The first step in the management of orthostatic hypotension is the discontinuation, where possible, of long-acting hypotensive agents that may be contributing to the problem. Occasionally, the patient can be switched to a shorter-acting agent (captopril, e.g.) and the timing of the dose altered in order to minimize daytime orthostatic changes. Other non-neuropathic etiologies such as volume depletion, adrenal insufficiency, anemia, and hypothyroidism should be addressed. Typical initial approaches to the problem include elevating the head of the bed by 30 during the night, instructing the patient to make changes in posture slowly stand-in-stages and use of body stockings (which have to be at least waist high). The latter often do not meet with much success, however, because of the fact that much of the fluid pooling is not in the lower extremities, but in the splanchnic circulation. Plasma volume expanders such as a high-salt diet or fludrocortisone (up to 0.4 mg d), which also...

Diagnosis And Ancillary Investigations

Diabetic Foot Drawing

Routine laboratory investigations are recommended to exclude possible reversible causes of cognitive impairment. The practice parameter of the American Academy of Neurology (AAN) states that vitamin B12 deficiency and hypothyroidism should be ruled out, as these are comorbidities that are likely to appear in the elderly and in patients with suspected dementia in particular (26). Unless the patient has some specific risk factor or evidence of prior syphilitic infection, screening for neurosyphilis is not recommended (26). Additionally, blood sedimentation rate, complete blood cell count, electrolytes, glucose, renal and liver function tests can be tested to evaluate possible comorbidities at first evaluation.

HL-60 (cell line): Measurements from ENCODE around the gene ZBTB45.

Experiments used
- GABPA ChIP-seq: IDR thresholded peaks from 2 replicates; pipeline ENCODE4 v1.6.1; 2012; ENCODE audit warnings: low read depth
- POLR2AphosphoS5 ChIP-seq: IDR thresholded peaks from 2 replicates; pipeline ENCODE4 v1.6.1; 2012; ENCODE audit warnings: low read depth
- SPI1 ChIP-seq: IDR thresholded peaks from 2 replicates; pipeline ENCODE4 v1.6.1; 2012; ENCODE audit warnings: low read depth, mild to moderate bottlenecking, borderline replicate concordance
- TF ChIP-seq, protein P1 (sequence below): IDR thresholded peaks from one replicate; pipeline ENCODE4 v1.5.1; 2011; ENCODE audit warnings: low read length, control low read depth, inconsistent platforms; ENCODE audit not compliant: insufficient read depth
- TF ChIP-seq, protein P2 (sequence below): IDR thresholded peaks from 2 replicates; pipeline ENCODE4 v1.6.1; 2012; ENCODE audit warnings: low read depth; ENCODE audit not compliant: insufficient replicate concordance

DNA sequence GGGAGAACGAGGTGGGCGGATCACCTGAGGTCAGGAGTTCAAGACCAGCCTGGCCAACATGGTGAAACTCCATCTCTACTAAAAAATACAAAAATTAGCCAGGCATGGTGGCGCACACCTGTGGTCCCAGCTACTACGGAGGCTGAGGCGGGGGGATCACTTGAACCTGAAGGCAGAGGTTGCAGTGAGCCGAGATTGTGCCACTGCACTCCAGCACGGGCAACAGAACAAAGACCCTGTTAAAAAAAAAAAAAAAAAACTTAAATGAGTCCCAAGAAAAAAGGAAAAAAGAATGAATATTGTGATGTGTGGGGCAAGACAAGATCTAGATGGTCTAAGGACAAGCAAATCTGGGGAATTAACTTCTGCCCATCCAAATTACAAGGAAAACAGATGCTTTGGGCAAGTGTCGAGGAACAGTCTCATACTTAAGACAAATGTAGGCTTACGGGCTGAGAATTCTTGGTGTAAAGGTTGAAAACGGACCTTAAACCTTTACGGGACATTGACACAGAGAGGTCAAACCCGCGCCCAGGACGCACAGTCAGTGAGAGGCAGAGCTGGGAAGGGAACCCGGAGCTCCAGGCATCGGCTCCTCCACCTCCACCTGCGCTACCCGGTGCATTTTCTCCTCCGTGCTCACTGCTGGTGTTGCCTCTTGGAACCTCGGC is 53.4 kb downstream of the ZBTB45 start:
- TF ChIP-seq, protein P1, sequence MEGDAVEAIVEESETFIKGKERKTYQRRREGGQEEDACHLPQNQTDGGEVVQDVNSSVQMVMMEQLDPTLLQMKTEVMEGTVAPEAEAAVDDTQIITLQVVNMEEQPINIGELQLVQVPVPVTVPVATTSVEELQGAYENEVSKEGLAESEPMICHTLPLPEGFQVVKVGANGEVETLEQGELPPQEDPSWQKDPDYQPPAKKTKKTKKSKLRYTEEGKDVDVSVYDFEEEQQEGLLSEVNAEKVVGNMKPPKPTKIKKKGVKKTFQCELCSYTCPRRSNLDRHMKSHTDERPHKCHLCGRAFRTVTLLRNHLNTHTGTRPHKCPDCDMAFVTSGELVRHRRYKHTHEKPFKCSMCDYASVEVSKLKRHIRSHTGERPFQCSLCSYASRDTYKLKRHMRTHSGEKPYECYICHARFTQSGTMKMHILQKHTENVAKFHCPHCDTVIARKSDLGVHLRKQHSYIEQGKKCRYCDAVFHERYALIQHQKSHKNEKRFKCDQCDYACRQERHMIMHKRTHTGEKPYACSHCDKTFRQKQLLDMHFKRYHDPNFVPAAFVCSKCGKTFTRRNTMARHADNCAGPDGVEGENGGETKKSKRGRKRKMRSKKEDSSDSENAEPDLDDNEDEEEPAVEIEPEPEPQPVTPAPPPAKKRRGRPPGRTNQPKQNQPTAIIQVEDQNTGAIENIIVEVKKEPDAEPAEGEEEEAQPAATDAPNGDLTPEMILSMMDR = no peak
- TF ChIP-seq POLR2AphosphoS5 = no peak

The interaction of insulin resistance and Bcell function

It is possible that nonautoimmune and autoimmune destruction of (-cells could coexist, but the current classification considers two subtypes. In type 1a there is evidence suggesting an autoimmune origin of (-cell destruction, mostly determined by the presence of circulating antibodies against islet cells insulin antibodies in the absence of exposure to exogenous insulin or antibodies to glutamic acid decarboxylase, and or islet cell-associated phosphatase. This autoimmune entity also is associated with certain HLAs. Patients with type 1a are also more likely to have other concomitant autoimmune disorders, such as autoimmune thyroiditis, Addison's disease, and celiac disease.

Do not take Lugols iodine if you know you are allergic to iodine It could be fatal

Naturally, one would not leave such medicine within the reach of children. Also, one would not use anything medicinal, including Lugol's unless there were a need, like cancer, AIDS, or bowel disease. When the gas and bloating problem has stopped, stop using Lugol's. If one or two doses of Lugol's cures the problem, stop. Store it in a perfectly secure place. In the past, 2 3 of a teaspoon (60 drops) of Lugol's was the standard dose of iodine given to persons with thyroid disease. Six drops is small by comparison.

Growth Puberty And Diabetes Insulin Deficiency And Resistance